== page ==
In 2010, NFL's Philadelphia Eagles announced it would power its Lincoln Financial Field stadium with a combination of on-site wind, solar and dual-fuel generated electricity, making it the world's first major sports stadium to convert completey to on-site power.
That partnership, which focused on co-generation more than solar and wind, didn't turn out to be feasible because they'd be sending more energy to the grid than it could handle.
Today, they announced the utility, NRG Energy (NYSE: NRG), will design, build and operate a combined solar panels and micro wind-turbine solution that will provide about six times the power used at the stadium each year (the excess goes to the grid). NRG will be the official supplier of grid power to Lincoln Financial Field and a major sponsor of the Eagles.
When construction is completed late this year, the stadium will have the largest solar system in the NFL and in the Philadelphia area, with more than 11,000 solar panels and 3.25 megawatts (MW) of generating capacity. Solar panels will be visible from the street and will be on the parking lot and the stadium.
14 micro wind-turbines will also be on top of the stadium.
"This commitment builds upon our comprehensive environmental sustainability program, which includes energy and water conservation, waste reduction, recycling, composting, toxic chemical avoidance and reforestation. It underscores our strong belief that environmentally sensitive policies are consistent with sound business practices," says Eagles CEO, Jeffrey Lurie. They also offer a selection of vegetarian food at the stadium.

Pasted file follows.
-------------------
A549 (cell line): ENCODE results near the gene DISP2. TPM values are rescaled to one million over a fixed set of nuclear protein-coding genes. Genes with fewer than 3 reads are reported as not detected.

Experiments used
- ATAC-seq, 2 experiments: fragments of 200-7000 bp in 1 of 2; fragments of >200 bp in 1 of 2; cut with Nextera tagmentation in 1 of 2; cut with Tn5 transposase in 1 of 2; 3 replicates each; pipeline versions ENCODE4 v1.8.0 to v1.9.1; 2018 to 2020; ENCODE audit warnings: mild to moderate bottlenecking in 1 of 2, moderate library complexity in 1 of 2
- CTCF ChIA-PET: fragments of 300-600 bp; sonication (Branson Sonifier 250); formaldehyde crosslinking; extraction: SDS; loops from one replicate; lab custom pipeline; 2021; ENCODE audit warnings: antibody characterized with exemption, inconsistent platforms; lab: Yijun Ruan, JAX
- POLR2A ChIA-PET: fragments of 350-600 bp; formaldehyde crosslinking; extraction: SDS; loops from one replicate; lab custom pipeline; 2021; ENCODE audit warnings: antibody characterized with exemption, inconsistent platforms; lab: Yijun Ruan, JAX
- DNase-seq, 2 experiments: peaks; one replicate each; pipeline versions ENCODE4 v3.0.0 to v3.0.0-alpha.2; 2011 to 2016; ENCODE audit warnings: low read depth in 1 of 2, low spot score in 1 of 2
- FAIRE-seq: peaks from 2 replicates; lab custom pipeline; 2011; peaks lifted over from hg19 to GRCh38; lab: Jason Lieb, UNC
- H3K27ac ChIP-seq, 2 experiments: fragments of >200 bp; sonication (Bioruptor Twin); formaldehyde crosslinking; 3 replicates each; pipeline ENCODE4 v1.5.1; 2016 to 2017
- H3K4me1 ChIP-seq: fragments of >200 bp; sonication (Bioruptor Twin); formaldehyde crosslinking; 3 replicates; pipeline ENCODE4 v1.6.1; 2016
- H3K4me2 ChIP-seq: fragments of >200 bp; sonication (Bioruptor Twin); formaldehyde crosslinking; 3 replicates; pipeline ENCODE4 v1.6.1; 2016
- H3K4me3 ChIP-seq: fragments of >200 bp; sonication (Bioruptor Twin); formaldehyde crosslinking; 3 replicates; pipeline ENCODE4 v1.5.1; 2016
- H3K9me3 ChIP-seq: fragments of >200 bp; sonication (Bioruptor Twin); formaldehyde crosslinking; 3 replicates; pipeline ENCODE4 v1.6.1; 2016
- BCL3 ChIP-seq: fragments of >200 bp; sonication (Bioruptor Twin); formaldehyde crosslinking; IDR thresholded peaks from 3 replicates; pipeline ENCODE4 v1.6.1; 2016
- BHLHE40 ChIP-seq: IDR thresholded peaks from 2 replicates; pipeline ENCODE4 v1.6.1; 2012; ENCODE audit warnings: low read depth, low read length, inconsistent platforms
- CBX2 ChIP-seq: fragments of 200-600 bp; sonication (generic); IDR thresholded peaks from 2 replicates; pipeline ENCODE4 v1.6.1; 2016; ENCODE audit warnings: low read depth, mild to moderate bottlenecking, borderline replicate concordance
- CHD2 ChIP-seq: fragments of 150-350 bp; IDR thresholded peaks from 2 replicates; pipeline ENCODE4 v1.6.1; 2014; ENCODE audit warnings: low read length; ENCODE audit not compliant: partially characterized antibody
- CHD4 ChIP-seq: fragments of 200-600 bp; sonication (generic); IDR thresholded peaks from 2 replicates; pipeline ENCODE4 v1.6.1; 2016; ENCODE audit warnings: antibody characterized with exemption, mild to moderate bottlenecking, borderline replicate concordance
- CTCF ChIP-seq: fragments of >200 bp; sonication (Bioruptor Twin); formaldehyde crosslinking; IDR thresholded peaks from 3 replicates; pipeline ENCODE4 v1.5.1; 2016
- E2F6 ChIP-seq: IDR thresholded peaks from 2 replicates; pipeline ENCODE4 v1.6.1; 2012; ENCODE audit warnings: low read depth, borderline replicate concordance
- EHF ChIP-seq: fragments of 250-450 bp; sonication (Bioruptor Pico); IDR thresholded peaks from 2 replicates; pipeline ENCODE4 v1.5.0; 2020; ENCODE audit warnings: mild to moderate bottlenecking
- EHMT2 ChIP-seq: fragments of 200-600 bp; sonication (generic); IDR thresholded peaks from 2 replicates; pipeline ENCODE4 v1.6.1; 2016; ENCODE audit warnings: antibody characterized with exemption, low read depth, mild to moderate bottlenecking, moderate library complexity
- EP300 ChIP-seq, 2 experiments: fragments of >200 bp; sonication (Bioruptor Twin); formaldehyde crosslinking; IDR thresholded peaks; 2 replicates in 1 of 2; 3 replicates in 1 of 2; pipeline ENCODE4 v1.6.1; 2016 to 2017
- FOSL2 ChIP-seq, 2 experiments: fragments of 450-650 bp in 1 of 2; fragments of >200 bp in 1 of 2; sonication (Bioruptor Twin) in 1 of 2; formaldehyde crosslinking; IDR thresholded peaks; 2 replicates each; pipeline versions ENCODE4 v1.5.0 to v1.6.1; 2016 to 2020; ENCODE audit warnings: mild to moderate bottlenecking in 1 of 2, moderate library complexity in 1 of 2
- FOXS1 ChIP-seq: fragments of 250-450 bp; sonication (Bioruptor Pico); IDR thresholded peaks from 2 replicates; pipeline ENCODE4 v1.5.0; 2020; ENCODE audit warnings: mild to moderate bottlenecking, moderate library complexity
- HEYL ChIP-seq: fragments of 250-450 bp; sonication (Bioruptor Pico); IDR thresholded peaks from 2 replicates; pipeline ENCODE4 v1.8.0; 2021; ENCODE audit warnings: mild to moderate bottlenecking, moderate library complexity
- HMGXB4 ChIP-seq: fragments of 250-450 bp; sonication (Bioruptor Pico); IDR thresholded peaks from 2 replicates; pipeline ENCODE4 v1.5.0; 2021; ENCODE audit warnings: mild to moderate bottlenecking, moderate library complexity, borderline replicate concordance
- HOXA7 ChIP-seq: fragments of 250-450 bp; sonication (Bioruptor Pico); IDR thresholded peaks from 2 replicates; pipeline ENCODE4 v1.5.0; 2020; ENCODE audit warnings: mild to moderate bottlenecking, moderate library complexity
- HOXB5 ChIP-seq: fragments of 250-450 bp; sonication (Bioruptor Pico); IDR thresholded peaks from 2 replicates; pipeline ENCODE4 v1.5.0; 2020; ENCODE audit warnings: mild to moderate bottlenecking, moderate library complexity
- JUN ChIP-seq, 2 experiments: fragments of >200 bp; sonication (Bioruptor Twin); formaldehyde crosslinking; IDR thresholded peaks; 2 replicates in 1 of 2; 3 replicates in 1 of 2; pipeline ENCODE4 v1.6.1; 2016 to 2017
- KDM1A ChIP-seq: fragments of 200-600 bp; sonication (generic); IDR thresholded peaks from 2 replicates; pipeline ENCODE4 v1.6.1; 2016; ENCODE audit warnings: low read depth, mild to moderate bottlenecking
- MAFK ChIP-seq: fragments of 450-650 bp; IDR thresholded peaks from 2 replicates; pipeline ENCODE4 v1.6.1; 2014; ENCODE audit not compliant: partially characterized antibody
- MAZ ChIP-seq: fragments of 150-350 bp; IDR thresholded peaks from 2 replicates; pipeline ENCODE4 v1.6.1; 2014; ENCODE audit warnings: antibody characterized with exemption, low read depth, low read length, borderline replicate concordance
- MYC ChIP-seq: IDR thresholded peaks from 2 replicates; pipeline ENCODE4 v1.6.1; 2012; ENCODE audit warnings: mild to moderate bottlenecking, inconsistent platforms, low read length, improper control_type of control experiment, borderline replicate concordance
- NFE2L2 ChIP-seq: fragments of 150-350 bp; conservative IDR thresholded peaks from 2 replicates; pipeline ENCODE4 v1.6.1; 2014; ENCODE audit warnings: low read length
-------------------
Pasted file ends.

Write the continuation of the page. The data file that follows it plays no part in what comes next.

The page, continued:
"We believe the iconic stature and universal appeal of professional sports can become a powerful, visible, motivating example of how renewable energy sources can replace fossil fuels and create a cleaner, sustainable environment for people everywhere," says Eagles owner Christina Lurie.
NRG Energy, although still mostly involved with fossil fuels, has been actively growing in solar and wind. It says it has over 2000 MG of solar - Buffet's renewable energy arm recently bought a stake in its 290 MW Agua Caliente project in Arizona.
The Washington Redskins' FedEx Field now has a 2 (MW) solar system installed by NRG. About 8,000 solar panels cover the parking lot and are on the stadium.
NRG has a branded entrance at the stadium that educates fans about renewable energy and there are 10 electric vehicle charging stations from its eVgo charging network, one of the first privately funded EV charging networks in the US.
NRG is also the lead investor for the first phase of the visionary Project Amp, which is installing solar systems on industrial buildings across the US.
In 2010, the major professional sports leagues collectively began encouraging the use of renewables in arenas and stadiums across the US, and the Green Sports Alliance formed last year.
A coalition of 25 professional sports teams were among the first to join the Obama Administration's Better Buildings Challenge and a Texas football stadium is now LEED-Platinum.
Here's the Eagles Go Green website: